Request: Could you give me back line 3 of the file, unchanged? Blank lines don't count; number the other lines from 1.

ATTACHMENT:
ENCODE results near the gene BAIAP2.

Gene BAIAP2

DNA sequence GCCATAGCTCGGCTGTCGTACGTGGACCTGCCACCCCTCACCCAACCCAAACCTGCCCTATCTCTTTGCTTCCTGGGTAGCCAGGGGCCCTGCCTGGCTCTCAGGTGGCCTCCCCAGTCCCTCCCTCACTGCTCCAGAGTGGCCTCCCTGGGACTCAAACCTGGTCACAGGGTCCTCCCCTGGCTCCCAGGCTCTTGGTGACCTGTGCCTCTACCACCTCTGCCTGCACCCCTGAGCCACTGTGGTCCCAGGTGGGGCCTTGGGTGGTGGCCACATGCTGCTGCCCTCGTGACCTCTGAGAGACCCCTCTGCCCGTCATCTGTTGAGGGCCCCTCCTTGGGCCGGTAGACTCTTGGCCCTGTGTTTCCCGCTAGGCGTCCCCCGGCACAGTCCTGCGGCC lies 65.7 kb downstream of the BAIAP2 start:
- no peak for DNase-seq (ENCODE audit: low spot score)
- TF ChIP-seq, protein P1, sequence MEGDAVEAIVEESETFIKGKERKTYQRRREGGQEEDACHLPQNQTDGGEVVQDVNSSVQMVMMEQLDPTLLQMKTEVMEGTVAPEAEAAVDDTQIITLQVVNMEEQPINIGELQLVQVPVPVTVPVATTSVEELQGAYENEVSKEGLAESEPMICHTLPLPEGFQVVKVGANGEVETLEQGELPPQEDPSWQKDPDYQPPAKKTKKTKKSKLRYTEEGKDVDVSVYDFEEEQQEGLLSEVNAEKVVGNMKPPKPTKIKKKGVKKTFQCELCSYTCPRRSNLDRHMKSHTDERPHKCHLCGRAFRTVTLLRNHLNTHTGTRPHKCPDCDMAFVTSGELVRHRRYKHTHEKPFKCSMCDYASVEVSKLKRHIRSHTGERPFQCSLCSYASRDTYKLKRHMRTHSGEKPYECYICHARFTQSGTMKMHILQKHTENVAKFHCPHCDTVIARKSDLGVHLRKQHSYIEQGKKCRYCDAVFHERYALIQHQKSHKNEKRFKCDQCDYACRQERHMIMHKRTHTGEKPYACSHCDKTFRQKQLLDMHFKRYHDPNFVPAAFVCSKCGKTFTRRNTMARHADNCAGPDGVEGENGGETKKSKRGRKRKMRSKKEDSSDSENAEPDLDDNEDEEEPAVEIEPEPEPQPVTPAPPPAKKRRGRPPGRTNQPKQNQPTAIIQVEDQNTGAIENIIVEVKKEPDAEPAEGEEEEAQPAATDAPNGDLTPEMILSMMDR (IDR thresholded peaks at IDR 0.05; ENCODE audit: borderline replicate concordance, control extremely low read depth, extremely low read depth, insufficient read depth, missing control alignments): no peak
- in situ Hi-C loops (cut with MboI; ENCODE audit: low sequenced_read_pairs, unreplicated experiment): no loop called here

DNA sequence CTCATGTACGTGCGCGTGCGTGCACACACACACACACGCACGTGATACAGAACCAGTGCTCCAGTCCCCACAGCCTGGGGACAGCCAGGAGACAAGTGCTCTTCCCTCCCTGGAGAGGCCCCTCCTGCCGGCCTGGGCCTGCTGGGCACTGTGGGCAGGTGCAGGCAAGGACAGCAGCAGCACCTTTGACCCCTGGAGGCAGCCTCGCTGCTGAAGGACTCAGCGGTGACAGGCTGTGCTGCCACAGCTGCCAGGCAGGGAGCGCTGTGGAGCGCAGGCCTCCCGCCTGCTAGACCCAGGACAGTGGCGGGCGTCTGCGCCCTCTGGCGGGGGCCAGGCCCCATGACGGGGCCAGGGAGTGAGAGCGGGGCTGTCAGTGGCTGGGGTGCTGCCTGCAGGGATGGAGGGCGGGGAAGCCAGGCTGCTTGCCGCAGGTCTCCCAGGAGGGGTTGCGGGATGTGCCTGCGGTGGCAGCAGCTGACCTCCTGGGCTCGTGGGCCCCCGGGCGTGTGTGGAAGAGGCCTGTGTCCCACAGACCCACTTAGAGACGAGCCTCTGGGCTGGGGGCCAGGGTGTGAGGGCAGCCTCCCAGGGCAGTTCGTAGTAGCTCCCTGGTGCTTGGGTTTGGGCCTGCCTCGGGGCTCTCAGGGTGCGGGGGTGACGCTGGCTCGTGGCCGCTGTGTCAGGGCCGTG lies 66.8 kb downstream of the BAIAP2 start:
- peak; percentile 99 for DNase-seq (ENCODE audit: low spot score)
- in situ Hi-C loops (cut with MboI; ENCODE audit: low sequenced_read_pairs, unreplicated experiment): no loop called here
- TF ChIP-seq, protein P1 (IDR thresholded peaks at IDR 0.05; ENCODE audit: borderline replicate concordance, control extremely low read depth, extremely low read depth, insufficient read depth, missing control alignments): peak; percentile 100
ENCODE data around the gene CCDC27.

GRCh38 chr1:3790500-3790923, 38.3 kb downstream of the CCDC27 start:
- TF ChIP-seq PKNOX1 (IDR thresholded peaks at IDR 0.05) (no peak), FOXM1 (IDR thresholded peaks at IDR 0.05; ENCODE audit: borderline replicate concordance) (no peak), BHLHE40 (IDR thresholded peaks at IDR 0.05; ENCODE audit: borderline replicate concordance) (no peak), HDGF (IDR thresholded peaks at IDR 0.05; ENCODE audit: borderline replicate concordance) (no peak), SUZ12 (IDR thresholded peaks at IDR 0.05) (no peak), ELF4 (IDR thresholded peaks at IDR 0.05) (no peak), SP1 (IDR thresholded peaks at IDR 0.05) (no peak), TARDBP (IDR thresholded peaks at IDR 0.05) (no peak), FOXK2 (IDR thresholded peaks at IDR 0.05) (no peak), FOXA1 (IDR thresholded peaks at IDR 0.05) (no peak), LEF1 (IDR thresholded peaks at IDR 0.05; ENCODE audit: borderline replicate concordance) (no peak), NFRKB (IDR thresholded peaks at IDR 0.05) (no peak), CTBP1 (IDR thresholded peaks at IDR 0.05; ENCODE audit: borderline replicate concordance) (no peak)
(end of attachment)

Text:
DNA sequence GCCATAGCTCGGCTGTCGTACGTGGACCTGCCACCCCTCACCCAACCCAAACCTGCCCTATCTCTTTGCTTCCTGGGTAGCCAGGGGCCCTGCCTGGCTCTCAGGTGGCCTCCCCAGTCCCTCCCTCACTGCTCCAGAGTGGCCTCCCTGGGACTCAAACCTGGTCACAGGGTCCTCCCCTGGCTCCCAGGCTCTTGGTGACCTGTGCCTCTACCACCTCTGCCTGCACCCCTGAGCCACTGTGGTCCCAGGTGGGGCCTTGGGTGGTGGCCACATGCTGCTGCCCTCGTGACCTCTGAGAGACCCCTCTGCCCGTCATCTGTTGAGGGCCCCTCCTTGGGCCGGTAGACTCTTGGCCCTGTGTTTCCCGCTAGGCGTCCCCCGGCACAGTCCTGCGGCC lies 65.7 kb downstream of the BAIAP2 start: